In retrospect, the decision to name themselves after a song lyric written by America’s most lauded suburban white bard is telling, because the Weathermen’s actions often came off like a performance art project deconstructing middle-class whiteness: a mix of childish zest, appropriated Black vernacular, and sometimes cringey fantasies about revolution.
As Bryan Burrough chronicles in Days of Rage, they had essentialist ideas about working-class people being “more tough” and less bourgeois, and sought to recruit them into their movement. They took over classrooms at a community college in Detroit during exams and “lectured the thirty or so confused students on the evils of racism and imperialism,” he writes. In Pittsburgh, 26 Weatherwomen “stormed the halls of South Hills High School, waving a North Vietnamese flag, tossing leaflets, and … lifting their skirts and exposing their breasts.”
They started training for what was later known as “Days of Rage” demonstrating against the arrest of protesters at the ’68 Democratic National Convention, including New Left leader (and later Jane Fonda’s husband) Tom Hayden. “We really barely had any models,” Ayers says in the podcast. “So we began to do things like learn how to do karate and learn how to shoot pistols and learn how to make smoke bombs and learn how to make dynamite bombs.”
They expected thousands of students to show up at Chicago’s Lincoln Park, but only about 200 did. Together, the group smashed windows and attacked a draft induction center. By then, 21-year-old Fred Hampton called the group “Custeristic.” “We think these people may be sincere but they’re misguided,” he said. “They’re muddleheads and they’re scatterbrains.”
They tried to leave behind cultural norms: “So much experimentation with sex, sex with women, sex with men, sex in orgies,” Boudin says in the podcast. Jonathan Lerner said the sexual experiments were basically for the men: “For me, it was sort of liberating, because I got a chance to have sex with some of the men I was after,” he told Burrough. “I have a memory of several women who came out as lesbians having their first sex with women, and it was weird because everyone was sitting around watching. … It was basically creepy.”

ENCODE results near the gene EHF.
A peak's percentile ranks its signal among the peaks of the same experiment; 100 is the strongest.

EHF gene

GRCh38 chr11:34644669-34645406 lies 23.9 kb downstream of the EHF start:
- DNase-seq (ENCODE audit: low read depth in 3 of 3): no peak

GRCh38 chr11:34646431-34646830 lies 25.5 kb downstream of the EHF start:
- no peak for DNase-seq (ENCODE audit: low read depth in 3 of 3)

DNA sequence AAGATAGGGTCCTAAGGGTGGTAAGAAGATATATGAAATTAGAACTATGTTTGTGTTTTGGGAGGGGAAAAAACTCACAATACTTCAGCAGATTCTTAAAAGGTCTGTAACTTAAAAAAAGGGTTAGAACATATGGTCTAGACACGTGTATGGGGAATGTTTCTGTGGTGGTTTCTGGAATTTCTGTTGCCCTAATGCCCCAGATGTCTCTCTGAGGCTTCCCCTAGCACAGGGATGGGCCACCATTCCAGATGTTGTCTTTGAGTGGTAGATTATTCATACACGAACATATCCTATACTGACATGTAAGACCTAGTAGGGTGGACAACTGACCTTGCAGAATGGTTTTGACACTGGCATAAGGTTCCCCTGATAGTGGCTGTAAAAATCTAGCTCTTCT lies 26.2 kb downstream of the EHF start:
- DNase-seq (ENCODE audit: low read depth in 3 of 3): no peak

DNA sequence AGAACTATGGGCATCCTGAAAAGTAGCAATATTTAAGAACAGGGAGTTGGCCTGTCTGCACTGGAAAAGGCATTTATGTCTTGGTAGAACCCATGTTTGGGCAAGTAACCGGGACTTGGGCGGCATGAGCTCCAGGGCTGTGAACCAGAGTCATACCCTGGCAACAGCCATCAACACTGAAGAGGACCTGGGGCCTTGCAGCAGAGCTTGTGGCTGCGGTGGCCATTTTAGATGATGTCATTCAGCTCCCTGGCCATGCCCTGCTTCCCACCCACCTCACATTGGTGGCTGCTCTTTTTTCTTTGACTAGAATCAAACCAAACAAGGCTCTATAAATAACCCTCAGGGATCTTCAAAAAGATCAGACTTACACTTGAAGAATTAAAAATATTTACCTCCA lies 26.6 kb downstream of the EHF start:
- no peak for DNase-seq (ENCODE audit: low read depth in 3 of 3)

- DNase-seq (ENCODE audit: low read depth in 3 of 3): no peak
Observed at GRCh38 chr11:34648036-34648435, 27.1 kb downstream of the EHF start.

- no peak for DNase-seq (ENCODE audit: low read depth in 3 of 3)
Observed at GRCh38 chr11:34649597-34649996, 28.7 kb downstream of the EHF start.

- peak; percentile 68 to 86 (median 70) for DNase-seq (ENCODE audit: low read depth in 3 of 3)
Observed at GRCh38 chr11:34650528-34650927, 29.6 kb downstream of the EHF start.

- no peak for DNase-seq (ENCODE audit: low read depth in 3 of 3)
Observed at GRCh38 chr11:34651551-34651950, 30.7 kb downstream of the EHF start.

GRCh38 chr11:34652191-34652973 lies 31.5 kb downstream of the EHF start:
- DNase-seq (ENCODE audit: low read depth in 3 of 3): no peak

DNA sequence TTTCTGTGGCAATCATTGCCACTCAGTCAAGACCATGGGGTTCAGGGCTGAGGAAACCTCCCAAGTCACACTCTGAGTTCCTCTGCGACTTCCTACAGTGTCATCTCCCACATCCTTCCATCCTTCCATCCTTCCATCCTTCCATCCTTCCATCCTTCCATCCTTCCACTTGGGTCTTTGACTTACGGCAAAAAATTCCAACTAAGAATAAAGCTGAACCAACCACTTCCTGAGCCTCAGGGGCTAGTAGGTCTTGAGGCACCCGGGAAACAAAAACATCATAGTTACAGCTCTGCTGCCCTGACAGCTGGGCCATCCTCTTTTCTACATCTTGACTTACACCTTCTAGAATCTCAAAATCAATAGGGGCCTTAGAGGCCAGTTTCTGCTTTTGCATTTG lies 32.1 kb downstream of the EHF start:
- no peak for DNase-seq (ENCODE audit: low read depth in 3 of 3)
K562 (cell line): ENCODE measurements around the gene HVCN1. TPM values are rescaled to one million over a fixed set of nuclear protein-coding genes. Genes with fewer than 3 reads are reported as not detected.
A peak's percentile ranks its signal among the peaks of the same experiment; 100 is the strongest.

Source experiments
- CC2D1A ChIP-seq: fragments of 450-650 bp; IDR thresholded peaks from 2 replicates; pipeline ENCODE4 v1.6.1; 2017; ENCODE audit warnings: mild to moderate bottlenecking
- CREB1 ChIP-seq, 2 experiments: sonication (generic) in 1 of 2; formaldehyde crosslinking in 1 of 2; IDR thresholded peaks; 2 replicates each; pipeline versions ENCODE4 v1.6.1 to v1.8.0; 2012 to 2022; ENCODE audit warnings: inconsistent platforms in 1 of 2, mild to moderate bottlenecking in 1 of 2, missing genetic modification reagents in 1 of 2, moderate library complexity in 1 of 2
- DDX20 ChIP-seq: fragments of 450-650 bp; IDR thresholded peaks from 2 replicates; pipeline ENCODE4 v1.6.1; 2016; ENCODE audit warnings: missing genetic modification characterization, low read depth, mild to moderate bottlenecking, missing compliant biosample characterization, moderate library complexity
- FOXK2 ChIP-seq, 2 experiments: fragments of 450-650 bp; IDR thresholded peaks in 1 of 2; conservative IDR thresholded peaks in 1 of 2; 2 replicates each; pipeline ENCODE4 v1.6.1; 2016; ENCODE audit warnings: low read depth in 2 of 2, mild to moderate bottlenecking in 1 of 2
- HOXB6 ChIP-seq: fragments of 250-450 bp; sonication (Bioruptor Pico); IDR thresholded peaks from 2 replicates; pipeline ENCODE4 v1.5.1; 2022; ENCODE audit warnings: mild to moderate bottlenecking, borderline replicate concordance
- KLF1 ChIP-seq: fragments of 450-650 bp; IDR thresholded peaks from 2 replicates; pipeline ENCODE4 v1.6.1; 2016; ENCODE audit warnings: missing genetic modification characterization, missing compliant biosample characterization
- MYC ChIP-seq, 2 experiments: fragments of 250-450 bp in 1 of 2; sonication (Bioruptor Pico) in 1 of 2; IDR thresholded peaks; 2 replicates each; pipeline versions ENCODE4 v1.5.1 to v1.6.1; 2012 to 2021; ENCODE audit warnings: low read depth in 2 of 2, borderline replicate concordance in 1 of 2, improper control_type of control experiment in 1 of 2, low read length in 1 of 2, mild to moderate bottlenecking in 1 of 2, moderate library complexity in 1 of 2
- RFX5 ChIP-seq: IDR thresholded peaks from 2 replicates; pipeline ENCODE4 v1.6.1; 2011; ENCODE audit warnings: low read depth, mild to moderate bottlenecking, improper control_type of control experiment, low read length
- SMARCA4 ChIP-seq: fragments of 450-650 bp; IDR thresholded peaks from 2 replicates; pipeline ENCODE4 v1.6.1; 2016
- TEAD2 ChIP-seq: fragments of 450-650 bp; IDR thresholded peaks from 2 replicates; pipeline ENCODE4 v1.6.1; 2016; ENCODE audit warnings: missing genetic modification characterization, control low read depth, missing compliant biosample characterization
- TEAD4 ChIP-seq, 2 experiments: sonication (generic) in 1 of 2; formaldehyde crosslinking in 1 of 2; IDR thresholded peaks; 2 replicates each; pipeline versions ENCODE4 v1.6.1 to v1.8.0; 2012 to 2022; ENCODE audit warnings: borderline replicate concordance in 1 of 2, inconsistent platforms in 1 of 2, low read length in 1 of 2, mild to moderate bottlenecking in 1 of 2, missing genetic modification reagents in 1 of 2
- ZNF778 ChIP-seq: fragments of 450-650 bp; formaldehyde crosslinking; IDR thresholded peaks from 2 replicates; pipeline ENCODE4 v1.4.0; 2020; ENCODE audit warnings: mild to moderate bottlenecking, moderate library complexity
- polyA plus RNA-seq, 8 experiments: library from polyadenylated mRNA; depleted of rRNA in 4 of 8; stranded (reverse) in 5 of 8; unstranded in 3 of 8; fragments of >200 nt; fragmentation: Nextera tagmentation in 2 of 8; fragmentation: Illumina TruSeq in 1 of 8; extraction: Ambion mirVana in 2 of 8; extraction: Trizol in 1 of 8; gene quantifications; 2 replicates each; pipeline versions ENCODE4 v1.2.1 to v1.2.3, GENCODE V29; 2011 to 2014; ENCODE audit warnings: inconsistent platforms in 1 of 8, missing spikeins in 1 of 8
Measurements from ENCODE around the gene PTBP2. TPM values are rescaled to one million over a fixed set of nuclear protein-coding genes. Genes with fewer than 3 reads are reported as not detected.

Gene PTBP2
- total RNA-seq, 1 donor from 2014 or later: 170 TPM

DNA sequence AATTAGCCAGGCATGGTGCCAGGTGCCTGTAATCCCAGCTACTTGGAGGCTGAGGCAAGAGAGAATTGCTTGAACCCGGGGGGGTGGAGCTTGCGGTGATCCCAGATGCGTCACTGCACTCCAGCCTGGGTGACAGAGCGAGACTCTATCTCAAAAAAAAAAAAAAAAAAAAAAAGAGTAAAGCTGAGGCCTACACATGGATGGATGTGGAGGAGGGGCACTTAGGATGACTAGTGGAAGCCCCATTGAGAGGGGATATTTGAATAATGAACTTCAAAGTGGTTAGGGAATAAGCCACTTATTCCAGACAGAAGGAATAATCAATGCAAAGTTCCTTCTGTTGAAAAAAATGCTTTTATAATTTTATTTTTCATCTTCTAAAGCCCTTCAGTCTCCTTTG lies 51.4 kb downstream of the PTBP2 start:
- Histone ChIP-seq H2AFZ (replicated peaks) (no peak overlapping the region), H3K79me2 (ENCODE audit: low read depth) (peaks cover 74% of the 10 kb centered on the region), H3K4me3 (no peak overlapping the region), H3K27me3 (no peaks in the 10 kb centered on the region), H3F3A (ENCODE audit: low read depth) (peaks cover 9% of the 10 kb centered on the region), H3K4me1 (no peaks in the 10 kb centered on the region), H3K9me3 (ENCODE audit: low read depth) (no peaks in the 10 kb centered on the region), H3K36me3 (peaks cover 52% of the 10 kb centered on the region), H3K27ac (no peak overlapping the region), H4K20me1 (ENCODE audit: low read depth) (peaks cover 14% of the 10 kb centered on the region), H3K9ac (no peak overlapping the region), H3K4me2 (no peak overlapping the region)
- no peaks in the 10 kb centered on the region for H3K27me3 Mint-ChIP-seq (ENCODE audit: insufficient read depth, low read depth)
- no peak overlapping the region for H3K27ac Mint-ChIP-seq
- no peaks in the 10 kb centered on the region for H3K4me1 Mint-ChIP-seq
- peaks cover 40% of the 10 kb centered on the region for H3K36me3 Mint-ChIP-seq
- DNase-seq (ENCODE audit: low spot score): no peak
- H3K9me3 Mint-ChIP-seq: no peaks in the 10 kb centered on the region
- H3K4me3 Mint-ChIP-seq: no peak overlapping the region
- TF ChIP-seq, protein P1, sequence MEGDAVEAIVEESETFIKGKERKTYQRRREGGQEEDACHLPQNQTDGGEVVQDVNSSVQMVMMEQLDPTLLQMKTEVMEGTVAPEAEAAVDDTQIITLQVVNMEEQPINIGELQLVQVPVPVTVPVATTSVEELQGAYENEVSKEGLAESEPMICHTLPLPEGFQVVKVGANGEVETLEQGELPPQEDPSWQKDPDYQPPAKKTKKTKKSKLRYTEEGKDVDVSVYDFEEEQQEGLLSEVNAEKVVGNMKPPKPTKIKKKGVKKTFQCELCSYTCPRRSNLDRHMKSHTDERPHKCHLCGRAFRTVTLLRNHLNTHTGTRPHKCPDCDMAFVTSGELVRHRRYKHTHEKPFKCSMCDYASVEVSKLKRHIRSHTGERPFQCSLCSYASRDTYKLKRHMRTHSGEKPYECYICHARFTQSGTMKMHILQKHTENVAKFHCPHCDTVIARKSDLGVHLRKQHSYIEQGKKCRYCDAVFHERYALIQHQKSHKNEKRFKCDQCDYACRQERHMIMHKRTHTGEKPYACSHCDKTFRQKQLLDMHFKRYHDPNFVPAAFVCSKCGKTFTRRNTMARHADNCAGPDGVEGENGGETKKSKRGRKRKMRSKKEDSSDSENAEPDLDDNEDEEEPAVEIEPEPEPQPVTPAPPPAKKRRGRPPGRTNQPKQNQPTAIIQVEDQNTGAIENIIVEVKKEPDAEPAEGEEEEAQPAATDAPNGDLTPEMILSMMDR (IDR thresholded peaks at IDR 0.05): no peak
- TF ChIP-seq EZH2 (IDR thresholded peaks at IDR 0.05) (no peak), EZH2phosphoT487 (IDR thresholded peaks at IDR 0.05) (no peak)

At a “wargasm” dance in a Black neighborhood in Detroit, Dohrn joked about the Manson murders, in words that have haunted her since: “Dig it. First they killed those pigs, then they ate dinner in the same room with them, they even shoved a fork into a victim’s stomach! Wild!”
During the Obama-era controversy, she explained her Manson comments as an ironic joke, meant to highlight the amount of press coverage the true crime spectacle was getting. But in the podcast, she says she regrets the moment. “It was glorifying violence,” she admits. Tom Hayden was sitting in the front row and “came right up to me,” she remembers, asking “How could you say that?”
In retrospect, that embrace of violence seems like a consequence of hardening themselves, especially as white women, to leave behind aspects of femininity and bourgeois propriety that they felt were in service of capitalist inequality. After all, Dohrn had become radicalized through seeing white women’s reactions to the civil rights movement. “The men I would have expected to be hateful,” she says in the podcast, “but seeing the women being hateful was shocking to me.”
And there was a lot to unlearn. Members subjected each other to daylong “self-criticism” sessions, where they accused each other of not being revolutionary enough, of upholding the wrong values. “The more you get whipped, the more you feel like you’re becoming purified,” Boudin explains in the podcast.
“The models they were looking to were mostly these Communist, Chinese, Vietnamese, Cuban models, and those models had a very structural Marxist analysis,” Dohrn told me. “They resisted personal things — the criticism and self-criticism were an inverse of that. The whole point of them was to stamp out personal preference, personal history in service of a collective.”
Still, there was plenty of dissension within the group. “We had fought ourselves into a stalemate with several different factions internally,” Dohrn told me, explaining why she wasn’t present for the most infamous — and tragic — moment of the group, which came in New York in 1970.
Boudin, Wilkerson, and Diana Oughton were all in Wilkerson’s father’s townhouse in New Jersey, preparing explosives for a bombing at the Fort Dix military base that would “bring the war home.”
Dohrn wasn’t in touch with Boudin at that point. “I regret that I let go of arguing with a couple of collectives, one of which she was part of … the last few weeks before the townhouse exploded,” she told me.